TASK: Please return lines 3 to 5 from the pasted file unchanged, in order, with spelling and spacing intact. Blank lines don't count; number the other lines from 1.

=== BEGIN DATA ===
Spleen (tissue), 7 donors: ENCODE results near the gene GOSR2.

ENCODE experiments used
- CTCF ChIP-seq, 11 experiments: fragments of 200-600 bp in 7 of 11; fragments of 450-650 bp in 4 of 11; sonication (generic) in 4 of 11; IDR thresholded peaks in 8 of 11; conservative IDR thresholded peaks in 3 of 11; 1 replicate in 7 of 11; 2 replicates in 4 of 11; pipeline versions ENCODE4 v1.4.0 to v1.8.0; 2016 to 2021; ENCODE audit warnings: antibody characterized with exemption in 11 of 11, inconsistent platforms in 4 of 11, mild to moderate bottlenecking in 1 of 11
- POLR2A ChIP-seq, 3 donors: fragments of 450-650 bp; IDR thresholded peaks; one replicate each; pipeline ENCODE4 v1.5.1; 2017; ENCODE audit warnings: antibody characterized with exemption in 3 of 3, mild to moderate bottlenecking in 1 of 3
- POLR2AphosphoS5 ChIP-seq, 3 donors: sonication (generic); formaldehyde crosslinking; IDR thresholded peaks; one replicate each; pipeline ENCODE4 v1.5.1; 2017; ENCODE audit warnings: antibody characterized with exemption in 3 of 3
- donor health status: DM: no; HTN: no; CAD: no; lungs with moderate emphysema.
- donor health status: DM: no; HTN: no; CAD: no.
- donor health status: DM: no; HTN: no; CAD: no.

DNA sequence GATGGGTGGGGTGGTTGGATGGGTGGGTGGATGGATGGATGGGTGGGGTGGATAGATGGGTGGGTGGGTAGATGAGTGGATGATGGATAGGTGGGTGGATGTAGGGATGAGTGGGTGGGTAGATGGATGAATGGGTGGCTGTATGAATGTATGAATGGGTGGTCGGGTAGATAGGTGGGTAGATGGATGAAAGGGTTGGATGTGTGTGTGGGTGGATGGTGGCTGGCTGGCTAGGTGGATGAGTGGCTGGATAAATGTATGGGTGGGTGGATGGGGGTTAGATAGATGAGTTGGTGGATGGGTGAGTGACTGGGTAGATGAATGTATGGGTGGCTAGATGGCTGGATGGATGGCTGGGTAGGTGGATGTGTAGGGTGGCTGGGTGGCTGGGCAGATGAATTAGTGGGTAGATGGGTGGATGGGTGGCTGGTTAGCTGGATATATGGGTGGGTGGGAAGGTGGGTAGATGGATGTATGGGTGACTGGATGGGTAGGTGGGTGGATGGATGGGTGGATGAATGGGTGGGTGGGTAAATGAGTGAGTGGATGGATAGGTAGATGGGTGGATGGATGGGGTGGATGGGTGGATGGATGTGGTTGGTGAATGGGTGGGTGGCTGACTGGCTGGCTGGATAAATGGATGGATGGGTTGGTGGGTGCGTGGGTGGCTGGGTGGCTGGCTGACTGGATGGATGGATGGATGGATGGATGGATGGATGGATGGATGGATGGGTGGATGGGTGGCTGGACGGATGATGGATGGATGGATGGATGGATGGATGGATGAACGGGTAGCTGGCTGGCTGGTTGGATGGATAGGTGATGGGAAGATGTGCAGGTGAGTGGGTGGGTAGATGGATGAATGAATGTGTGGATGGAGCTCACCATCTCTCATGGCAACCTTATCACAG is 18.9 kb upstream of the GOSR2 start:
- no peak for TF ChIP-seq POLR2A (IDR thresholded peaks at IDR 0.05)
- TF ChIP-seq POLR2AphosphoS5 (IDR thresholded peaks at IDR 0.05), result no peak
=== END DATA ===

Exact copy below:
- CTCF ChIP-seq, 11 experiments: fragments of 200-600 bp in 7 of 11; fragments of 450-650 bp in 4 of 11; sonication (generic) in 4 of 11; IDR thresholded peaks in 8 of 11; conservative IDR thresholded peaks in 3 of 11; 1 replicate in 7 of 11; 2 replicates in 4 of 11; pipeline versions ENCODE4 v1.4.0 to v1.8.0; 2016 to 2021; ENCODE audit warnings: antibody characterized with exemption in 11 of 11, inconsistent platforms in 4 of 11, mild to moderate bottlenecking in 1 of 11
- POLR2A ChIP-seq, 3 donors: fragments of 450-650 bp; IDR thresholded peaks; one replicate each; pipeline ENCODE4 v1.5.1; 2017; ENCODE audit warnings: antibody characterized with exemption in 3 of 3, mild to moderate bottlenecking in 1 of 3
- POLR2AphosphoS5 ChIP-seq, 3 donors: sonication (generic); formaldehyde crosslinking; IDR thresholded peaks; one replicate each; pipeline ENCODE4 v1.5.1; 2017; ENCODE audit warnings: antibody characterized with exemption in 3 of 3